Also running amok in the hospital is Marwella's blind friend Dede (Joy Coghill), who smuggles in some likker (nothing funnier than the drunken elderly); Roger (John Vernon), the hospital head, who wants to keep this whole "parasite" thing hush-hush; an expectant couple (Joe Flaherty and Robin Duke) who might be a bit too expectant; the head of hospital security, Tony (Philip Akin), who is asked to leave the hospital to pick up an entomologist (Don Lake) to inspect the site of the incident instead of, oh I don't know, provide security in a hospital that is being over-run by a parasite that's been let loose by those damn pesky kids!

Yes, it's all the fault of the terminally ill children and the hot doc that just wants to get stoned and boned. The kids decide to dump some NAC-5, a growth hormone that was just laying around the lab, on the insect and the next thing you know, we have an hospital that is infested with giant bugs! This is another big tip-off that this isn't America, particularly Florida or Louisiana. A giant bug infestation wouldn't cause a single eyelash to bat.

There are so many great moments, to pick out just a few is difficult, but some of my favorites include a shot of a nurse who screams in utter terror, only to cut to a slightly trashed room. When the hospital is quarantined and surrounded by armed soldiers, the nurses all decide to quit so that they can leave due to the danger. The LIDC doctor demands that "we initiate a class four, immediately!" His colleague looks shocked and says "that's impossible!" To which the doctor replies, "of course it is." I have no idea what that means, but it sure sounds important! Oh, and the massive mutant insect roars. Then again, maybe giant bugs do roar, you don't know.

In addition to a big rubber monster running around killing people for no apparent reason, we discover that like Homer Simpson once said, "alcohol [is] the cause and solution to all of life's problems." Pass the Molson, eh!

As you may have guessed, it is in fact Canada as Jim says that he drove over from Williamsburg, which you might be thinking is Virginia, except the police uniforms give it away. It is clearly Williamsburg, Ontario. The characters refer to a fictitious LIDC (Lincoln Institute for Disease Control) center that sure sounds American, but in fact refers to Lincoln, Ontario. Factor in a nurse who wants to go out for a "smooke, eh." Then there is the fact that nearly everyone in the cast and crew is Canadian. It's interesting how this is one of those movies from the '80s where Canada is not actually being passed off as America, but that doesn't go out of their way to try to make any noise about the fact that it's Canadian. Of course, that is to be expected from the denizens of the Great White North.

Note that in the movie it is "County Memorial Hospital."

Clearly Jim Wynorski is doing
the hiring in this hospital
Directed by Canuk maestro William Fruet, who also gave us many great, off-beat outings such as SEARCH AND DESTROY (1979), FUNERAL HOME (1980) and SPASMS (1983). Fruet this sucker humming along at such a fast pace that there really is never enough time to question any of the completely ridiculous events in George Goldsmith and Chris Koseluk's surprisingly eventful script. There are multiple subplots rapidly speeding along that only seem patently absurd after the movie is over. For instance, one of the impossibly hot nurses is enticed by her boyfriend to take a break from keeping the parasite company and go outside for a joint. At first I was kind of shocked by this sort of behavior from a Canadian, then I realized that Rob Ford has held elected office for 14 years.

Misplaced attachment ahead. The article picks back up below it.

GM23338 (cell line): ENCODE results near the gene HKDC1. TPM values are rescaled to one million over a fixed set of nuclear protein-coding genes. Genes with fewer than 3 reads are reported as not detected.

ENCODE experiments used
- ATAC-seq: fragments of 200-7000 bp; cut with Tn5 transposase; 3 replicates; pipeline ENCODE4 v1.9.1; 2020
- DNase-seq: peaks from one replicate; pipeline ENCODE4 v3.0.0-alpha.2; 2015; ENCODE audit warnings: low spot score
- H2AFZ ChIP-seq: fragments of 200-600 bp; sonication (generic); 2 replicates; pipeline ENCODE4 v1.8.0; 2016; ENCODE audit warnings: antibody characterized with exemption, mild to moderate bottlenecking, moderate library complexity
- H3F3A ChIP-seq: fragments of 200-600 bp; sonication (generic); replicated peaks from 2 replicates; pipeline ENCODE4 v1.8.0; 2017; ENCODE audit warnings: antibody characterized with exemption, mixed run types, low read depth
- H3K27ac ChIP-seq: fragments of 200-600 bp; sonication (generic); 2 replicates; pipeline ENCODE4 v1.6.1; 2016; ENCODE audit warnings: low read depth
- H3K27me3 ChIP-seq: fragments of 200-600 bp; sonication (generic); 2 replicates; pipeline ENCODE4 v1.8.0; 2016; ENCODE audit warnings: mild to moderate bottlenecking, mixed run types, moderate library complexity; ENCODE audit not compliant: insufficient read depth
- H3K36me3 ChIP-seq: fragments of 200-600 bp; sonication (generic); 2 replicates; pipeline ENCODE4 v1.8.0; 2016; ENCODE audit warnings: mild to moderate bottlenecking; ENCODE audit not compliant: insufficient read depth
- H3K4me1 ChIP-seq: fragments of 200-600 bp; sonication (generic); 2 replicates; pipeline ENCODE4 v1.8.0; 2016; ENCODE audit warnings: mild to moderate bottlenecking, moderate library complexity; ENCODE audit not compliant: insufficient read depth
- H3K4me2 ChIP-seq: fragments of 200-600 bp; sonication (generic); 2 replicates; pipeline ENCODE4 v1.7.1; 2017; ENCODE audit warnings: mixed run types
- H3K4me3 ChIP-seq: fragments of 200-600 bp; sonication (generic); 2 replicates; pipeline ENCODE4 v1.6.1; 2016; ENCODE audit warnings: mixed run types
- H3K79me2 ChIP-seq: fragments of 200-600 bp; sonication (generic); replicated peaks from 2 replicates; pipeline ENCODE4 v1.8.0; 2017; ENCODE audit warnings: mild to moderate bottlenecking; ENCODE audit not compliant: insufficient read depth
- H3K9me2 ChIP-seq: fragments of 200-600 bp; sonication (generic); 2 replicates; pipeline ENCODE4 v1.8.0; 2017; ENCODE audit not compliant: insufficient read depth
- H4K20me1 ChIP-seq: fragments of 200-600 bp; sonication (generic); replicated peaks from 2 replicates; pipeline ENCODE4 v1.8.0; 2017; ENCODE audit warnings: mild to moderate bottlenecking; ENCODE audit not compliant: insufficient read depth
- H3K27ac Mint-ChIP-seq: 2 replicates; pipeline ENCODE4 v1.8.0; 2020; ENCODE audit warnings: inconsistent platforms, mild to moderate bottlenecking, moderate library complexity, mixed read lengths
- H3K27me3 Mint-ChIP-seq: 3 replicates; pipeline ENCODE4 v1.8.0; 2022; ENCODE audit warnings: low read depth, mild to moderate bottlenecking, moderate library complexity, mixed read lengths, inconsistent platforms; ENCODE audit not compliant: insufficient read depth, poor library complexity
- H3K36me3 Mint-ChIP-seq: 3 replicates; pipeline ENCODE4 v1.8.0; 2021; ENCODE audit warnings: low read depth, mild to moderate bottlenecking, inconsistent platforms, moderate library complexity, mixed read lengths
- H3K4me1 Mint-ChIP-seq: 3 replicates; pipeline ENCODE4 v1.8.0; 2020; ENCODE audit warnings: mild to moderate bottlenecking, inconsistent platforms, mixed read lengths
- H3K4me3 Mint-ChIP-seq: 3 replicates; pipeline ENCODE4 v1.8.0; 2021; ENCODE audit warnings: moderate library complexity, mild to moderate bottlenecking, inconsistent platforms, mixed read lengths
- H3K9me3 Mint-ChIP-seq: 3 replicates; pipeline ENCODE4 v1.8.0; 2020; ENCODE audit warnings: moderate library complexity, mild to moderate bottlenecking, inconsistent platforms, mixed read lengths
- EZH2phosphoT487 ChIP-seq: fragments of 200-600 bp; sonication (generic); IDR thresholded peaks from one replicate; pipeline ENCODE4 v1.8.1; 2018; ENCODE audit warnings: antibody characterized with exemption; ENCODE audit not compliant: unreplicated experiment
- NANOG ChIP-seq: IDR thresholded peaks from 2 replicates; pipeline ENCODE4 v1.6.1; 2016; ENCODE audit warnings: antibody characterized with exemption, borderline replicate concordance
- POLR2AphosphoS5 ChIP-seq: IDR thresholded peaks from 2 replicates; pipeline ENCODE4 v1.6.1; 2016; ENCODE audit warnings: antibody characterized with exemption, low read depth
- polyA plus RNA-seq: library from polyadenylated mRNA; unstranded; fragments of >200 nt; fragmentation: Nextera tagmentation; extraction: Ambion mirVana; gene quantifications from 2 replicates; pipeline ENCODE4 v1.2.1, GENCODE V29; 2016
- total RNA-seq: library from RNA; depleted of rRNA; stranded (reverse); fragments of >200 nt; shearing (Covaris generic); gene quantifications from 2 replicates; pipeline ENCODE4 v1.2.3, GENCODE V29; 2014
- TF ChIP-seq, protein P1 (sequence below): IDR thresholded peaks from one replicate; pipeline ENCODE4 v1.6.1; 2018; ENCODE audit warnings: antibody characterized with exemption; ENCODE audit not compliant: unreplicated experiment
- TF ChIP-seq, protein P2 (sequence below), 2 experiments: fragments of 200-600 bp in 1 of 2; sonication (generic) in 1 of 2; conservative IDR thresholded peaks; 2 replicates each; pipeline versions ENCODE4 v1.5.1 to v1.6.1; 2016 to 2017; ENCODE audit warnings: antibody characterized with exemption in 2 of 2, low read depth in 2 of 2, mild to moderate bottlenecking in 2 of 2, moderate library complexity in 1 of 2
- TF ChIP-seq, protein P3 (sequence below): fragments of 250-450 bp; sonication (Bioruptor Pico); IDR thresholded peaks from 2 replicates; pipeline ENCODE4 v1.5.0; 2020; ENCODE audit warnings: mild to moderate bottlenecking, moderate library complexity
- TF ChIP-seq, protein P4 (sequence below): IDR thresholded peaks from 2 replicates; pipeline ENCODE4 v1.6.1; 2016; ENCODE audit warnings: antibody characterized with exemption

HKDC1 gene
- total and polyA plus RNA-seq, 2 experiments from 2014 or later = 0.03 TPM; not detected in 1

Unless there was another title on the original script, the film started out life as GREEN MONKEY, which was then changed to BLUE MONKEY prior to distribution. If I could ask Fruet one question about his entire career it would be "what makes a non-existent blue monkey more marketable than a non-existent green monkey?" One of the biggest bones of contention, at least here in the US, was that very title which was changed for it's UK release to the almost equally nonsensical INVASION OF THE BODYSUCKERS. In addition to a lack of sucking, bodily or otherwise, it's hardly an invasion, is it?

Critics seemed to like the movie during a time when most of them hated everything with a genre bent, much less one that featured Steve Railsback fending of a giant cockroach with a medical grade laser. In spite of being rather favorable, the reviewers spent an inordinate amount of time hashing over the perplexing title. As any fan of the movie will tell you, the title only comes into play during the film when the kids (who are thankfully not too cute) decide to go exploring and one says that "I bet we're going to find a big blue monkey!" We never find out if that is the case as one of the girls needs to pee. So basically if women could hold their bladders, the title of this movie would make sense. Thanks for letting us down ladies, now we'll never know.

This is one of those movies that I have fond memories of playing at the local drive-in, where it played far longer than anything with such an incomprehensible title should have been allowed. While a handful of Fruet's films have been given beautiful DVD releases, this (the most important, in my opinion) still has not. The only DVD release that I am aware of is a German issue that was simply a shoddy VHS transfer bearing the European title INSECT! (yes, with an exclamation point). It's a damn shame as the poorly cropped and panned video release leaves a lot to be desired, but even in this age of shiny disc technology, it's still one of the few tapes I've given a prominent spot on my video shelf.*

* [Edit] As it turns out this is a baldface lie, as I had forgotten that I sent my copy to be ensconced in the VJ Archives of Williamsburg. Virginia, not Ontario.